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wwalker47

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I just finished this 1932 Fire Engine No 36. I used BBP, Poplar, and Pine.  I painted with acrylic paint. I really enjoyed doing this project and currently working on Osni's 1931 Hot Rod Ford Roadster. You guys have the best plans and have good assembly instructions. I do highly recommend you to anyone.
Thanks for lookin’

-Bill[013[1]]

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-Bill  [comp]

My saw is a DeWalt788
Measure twice; cut once; count fingers after cut

Ken Martin

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Reply with quote  #2 
Wow Bill

You really built a nice fire truck here.  Great paint job and really nice photos.
Did you spray something over the Acrylic Paint to give it a nice shine?

You really spent time on the details, good job.
Yours looks so good I want to get the plans out and make another one.

Thanks for sharing.


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Kenneth W Martin
http://FuzzyDuckCreations.com/
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woodpecker

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Reply with quote  #3 
Bill , nice job, thanks for the pics.
Bruce (woodpecker)
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Reply with quote  #4 
Bill well done excellent work ,love it. [thumb]
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Roly

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Udie

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Reply with quote  #5 
wwalker47 - Bill - That looks really really sharp. Better than the pictures used on the plan set themselves.
Great craftsmanship and paint job. Thanks for posting.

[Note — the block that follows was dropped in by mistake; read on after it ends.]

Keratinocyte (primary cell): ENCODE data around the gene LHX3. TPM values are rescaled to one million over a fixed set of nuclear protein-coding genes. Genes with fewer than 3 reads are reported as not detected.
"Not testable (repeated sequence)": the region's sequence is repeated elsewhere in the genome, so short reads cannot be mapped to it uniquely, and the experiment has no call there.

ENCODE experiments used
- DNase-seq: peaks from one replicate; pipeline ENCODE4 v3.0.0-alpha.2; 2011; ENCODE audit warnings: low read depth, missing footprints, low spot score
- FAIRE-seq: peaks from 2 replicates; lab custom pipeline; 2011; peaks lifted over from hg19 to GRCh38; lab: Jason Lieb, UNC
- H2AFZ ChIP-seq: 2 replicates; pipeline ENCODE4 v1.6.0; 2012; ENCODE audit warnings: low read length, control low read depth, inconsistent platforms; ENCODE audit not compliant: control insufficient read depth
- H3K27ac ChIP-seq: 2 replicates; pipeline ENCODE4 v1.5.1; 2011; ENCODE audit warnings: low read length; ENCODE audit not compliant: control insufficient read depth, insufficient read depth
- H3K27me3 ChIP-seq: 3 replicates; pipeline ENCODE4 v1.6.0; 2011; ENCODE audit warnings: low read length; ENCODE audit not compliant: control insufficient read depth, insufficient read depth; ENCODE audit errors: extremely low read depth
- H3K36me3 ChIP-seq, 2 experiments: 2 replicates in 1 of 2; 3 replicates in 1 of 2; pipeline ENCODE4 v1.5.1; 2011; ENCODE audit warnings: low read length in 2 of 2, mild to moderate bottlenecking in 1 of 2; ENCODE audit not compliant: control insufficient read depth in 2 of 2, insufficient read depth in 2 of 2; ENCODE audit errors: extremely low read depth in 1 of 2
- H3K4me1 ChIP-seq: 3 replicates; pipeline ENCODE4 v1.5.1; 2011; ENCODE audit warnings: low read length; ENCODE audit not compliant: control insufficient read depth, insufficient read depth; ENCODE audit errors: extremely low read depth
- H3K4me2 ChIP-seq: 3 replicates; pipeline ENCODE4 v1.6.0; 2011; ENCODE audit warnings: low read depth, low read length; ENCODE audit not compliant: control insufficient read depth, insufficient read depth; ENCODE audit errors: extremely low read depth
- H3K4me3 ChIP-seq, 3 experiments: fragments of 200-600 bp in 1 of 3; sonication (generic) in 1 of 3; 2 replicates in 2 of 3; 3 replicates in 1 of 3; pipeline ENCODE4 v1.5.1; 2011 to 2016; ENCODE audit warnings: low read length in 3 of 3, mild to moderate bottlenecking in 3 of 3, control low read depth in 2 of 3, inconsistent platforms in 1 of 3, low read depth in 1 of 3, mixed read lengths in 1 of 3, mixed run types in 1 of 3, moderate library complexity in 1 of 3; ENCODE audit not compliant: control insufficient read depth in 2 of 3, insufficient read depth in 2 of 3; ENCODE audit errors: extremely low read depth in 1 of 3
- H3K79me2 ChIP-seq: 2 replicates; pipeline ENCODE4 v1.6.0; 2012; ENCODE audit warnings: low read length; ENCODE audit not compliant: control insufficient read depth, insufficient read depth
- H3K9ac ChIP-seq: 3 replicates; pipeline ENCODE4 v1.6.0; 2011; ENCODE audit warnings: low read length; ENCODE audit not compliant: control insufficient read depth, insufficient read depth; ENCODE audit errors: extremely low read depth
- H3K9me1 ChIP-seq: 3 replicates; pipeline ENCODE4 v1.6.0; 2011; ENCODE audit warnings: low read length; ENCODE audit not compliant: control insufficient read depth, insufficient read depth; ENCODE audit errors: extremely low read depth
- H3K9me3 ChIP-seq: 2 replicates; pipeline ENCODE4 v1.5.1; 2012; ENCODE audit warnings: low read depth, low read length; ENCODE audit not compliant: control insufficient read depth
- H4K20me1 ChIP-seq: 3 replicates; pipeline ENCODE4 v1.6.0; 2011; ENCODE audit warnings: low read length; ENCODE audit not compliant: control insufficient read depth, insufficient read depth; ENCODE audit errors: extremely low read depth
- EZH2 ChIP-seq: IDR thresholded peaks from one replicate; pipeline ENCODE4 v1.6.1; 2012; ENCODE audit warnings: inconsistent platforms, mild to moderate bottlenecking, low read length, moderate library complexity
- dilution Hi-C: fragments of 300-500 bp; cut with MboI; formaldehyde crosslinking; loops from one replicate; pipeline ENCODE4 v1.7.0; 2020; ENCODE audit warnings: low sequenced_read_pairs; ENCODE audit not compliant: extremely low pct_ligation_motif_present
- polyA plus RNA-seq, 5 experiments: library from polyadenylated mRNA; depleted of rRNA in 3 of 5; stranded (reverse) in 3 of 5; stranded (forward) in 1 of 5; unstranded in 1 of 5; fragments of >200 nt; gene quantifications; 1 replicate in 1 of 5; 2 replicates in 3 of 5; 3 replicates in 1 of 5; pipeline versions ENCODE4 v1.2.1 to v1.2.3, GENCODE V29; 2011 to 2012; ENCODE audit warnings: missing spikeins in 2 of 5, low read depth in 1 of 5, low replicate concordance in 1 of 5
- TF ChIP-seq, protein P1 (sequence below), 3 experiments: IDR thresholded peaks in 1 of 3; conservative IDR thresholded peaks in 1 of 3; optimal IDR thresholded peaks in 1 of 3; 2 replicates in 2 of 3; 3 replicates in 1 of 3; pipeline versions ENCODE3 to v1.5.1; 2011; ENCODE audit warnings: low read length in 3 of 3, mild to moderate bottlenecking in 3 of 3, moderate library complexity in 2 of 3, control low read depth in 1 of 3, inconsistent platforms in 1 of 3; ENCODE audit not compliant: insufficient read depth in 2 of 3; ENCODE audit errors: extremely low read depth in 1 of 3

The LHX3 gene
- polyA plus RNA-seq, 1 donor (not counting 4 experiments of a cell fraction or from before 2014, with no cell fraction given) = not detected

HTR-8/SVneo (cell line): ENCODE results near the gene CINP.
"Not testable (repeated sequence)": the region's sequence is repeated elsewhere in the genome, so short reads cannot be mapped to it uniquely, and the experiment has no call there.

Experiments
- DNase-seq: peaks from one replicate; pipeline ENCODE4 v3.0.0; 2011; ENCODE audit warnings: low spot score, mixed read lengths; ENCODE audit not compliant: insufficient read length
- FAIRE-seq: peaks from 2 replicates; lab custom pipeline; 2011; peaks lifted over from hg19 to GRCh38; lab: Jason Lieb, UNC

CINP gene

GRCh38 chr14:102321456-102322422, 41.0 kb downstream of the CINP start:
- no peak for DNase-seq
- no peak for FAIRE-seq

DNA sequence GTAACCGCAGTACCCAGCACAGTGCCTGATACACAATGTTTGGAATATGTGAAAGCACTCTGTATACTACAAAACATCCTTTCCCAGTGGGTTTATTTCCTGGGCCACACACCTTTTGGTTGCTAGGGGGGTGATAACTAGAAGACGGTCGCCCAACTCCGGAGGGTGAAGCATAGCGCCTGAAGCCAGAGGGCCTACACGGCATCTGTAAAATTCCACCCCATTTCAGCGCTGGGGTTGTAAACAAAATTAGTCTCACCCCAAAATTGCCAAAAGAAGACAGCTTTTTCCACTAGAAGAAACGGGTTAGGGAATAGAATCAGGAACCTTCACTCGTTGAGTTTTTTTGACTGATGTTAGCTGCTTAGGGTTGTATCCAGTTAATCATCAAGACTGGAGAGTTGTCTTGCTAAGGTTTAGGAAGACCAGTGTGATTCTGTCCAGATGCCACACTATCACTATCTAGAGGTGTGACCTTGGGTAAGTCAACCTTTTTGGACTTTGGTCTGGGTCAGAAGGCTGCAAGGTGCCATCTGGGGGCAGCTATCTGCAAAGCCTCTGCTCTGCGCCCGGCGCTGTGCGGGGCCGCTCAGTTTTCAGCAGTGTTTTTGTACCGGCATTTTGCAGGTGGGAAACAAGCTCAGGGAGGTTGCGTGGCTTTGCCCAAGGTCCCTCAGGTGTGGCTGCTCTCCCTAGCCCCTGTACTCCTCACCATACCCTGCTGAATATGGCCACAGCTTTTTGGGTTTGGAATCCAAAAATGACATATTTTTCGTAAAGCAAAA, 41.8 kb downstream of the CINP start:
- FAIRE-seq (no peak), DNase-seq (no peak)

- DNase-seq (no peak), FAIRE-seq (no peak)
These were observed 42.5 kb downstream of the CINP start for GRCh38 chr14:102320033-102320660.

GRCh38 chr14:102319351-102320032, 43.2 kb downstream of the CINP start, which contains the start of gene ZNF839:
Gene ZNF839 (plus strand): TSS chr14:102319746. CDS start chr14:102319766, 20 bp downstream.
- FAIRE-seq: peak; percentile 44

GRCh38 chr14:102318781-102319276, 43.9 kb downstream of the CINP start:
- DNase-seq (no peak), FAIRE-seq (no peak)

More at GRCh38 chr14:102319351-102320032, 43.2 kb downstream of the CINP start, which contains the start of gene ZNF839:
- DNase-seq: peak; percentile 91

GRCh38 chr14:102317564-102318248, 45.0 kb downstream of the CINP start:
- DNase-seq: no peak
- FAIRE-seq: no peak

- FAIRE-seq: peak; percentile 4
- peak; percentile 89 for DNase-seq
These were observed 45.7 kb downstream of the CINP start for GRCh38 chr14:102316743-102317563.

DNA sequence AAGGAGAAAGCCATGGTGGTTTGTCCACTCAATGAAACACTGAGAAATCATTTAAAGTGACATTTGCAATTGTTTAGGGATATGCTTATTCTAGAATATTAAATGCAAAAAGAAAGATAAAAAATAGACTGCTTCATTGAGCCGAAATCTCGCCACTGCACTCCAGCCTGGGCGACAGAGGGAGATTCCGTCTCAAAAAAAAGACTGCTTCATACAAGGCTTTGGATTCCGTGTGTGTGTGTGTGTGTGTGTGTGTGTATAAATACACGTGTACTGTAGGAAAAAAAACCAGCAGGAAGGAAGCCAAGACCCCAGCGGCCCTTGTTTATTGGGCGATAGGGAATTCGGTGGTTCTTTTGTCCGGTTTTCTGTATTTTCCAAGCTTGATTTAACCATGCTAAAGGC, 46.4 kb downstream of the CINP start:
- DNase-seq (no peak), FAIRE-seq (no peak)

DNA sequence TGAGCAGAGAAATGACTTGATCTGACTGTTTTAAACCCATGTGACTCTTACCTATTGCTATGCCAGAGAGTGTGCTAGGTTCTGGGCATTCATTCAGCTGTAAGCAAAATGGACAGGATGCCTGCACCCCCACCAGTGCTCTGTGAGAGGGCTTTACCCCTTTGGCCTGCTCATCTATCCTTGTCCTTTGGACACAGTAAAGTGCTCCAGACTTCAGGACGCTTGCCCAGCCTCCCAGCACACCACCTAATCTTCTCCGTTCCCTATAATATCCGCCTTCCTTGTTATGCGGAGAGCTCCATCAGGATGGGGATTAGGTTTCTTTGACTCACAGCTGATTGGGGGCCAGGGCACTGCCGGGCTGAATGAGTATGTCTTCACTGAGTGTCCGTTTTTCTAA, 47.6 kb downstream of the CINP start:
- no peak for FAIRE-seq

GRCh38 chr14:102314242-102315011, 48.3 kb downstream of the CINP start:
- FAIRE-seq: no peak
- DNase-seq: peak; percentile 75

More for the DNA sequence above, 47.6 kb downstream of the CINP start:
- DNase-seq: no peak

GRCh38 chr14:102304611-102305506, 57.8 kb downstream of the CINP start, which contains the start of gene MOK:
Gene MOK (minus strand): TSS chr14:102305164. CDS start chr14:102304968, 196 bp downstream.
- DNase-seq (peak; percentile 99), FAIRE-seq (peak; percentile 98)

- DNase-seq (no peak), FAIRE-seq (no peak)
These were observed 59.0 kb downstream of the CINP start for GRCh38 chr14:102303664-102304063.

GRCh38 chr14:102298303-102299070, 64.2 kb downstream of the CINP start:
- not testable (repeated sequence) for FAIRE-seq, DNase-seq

So, how about sharing some info on the build time, painting time and things like that.
ctowne

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Reply with quote  #6 
Very nice.  Great job on everything.  I really like this plan and haven't made it yet. 
Cindy
wwalker47

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Reply with quote  #7 
Udie-

Sorry this took so long to respond.

The fire truck took about two weeks to do. I cut each part then paint then assemble. Believe it or not the hardest part was trying to figure out how to cut the optional slot around the hood. I ended up cutting it on the table saw. I set the cut depth and set the fence to how far from the end and that seemed to work well.

The painting didn't take to long I mostly used spray paint and hand painted some then sprayed on  glossy finish.

-Bill[013[1]]

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-Bill  [comp]

My saw is a DeWalt788
Measure twice; cut once; count fingers after cut
Udie

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Reply with quote  #8 
Bill (wwalker47) - Thanks for posting the breakdown and I am quite impressed that it only took two weeks. The slots and the thickness defined was probably intended to be done using either the band saw or scroll saw - but cutting them evenly spaced from the front of the rad would be a challenge. Your table saw solution worked out perfectly and looks quite natural. Thanks for that tip and I thing many of the members will do the same. I did not notice that until you told me.
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